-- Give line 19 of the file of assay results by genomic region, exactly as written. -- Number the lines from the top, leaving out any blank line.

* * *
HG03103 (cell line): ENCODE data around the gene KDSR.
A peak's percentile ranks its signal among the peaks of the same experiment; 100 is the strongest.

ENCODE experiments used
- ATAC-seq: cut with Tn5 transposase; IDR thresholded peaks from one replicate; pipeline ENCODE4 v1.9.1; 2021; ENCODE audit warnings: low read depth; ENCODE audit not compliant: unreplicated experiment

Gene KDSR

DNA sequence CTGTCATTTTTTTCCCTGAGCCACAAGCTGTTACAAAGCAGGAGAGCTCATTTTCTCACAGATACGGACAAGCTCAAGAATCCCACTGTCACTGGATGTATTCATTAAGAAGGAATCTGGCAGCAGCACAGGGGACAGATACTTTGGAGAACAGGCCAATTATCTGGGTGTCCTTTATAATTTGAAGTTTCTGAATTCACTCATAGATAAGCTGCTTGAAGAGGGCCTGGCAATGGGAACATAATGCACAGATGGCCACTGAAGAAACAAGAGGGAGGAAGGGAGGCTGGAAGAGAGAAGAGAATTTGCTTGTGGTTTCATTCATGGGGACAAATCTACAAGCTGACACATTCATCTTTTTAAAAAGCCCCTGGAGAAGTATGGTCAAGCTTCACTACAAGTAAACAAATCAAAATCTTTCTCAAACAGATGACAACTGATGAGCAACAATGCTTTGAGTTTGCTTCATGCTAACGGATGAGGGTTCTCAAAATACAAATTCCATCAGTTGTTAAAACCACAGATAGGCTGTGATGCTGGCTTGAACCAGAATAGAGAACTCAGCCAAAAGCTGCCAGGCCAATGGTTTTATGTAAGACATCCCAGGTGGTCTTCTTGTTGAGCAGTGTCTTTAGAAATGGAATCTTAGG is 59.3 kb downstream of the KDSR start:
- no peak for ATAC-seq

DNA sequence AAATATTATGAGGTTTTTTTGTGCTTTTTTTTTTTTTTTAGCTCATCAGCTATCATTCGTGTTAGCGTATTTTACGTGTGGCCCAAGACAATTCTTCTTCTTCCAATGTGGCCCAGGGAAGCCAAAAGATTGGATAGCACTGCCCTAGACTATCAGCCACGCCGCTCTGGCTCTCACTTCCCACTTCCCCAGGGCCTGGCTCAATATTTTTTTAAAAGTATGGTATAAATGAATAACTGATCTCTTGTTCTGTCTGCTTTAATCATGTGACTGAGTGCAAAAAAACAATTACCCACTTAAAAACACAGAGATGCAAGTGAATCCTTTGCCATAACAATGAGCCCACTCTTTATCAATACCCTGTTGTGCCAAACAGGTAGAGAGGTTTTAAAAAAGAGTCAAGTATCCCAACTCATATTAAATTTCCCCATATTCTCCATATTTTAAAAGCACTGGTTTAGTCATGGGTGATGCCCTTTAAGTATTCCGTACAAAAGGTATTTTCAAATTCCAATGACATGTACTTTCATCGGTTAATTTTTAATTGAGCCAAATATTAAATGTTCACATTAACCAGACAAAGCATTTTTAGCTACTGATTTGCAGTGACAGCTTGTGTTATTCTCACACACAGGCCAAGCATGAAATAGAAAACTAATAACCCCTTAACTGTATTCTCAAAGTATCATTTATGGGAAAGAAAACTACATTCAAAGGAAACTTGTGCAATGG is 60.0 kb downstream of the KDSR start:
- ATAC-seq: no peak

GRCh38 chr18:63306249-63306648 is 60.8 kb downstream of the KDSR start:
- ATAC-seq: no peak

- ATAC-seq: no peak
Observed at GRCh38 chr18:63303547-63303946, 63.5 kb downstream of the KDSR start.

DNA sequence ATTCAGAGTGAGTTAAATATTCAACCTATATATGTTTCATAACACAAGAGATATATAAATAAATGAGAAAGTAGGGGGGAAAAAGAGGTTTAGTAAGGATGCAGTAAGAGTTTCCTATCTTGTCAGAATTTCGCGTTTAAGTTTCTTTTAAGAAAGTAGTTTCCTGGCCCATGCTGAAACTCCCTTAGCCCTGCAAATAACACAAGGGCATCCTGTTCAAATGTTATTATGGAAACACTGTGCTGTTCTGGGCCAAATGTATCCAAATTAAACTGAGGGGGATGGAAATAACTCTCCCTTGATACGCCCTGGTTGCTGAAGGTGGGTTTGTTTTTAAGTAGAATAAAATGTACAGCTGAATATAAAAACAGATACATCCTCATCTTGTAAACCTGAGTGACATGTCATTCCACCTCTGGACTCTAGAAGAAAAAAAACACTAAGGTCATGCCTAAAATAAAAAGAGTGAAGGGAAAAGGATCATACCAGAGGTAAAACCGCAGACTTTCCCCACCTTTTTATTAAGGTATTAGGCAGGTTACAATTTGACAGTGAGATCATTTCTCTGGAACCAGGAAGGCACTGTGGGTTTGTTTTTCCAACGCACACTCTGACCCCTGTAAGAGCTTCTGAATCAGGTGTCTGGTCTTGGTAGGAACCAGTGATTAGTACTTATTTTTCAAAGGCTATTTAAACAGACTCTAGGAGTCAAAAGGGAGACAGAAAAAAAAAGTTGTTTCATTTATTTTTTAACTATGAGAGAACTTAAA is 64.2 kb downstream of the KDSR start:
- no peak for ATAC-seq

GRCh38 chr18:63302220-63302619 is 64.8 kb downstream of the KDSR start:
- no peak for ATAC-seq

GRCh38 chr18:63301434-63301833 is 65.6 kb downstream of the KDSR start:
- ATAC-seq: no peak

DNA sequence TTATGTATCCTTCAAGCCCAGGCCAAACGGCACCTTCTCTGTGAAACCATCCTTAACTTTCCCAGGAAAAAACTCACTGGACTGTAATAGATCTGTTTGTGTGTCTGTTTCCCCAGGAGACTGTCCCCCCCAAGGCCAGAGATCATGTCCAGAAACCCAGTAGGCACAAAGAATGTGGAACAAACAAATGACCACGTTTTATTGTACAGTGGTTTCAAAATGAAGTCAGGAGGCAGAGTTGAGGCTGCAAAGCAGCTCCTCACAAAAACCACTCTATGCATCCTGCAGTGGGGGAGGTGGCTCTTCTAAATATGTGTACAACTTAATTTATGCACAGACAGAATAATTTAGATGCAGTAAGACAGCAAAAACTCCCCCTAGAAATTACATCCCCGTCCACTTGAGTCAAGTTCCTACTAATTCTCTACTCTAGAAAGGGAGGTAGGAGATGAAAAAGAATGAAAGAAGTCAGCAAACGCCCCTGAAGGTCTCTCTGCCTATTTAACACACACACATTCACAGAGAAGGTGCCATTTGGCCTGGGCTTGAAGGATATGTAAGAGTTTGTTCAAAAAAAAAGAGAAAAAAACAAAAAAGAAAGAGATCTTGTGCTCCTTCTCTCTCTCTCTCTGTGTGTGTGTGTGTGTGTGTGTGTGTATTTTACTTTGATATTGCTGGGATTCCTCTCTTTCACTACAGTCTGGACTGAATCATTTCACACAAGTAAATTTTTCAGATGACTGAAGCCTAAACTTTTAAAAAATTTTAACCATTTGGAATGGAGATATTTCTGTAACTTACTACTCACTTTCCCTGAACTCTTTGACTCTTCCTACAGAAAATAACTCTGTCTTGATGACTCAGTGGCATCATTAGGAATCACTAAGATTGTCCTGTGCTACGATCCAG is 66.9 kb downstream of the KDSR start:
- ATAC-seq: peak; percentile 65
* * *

- ATAC-seq: no peak